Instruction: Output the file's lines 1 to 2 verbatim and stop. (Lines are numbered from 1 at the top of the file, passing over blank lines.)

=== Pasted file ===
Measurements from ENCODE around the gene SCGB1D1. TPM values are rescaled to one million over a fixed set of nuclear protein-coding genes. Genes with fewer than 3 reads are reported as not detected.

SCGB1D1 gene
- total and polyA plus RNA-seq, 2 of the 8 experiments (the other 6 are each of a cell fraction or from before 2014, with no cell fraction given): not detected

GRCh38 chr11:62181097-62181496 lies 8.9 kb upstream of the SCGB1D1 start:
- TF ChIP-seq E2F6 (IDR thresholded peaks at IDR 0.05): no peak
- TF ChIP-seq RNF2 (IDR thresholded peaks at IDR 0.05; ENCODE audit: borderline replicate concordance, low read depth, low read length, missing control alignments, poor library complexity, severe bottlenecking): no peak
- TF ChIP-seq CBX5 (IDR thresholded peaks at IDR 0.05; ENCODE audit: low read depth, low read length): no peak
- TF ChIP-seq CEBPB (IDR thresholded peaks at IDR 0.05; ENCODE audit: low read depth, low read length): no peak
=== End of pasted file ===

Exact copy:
Measurements from ENCODE around the gene SCGB1D1. TPM values are rescaled to one million over a fixed set of nuclear protein-coding genes. Genes with fewer than 3 reads are reported as not detected.

SCGB1D1 gene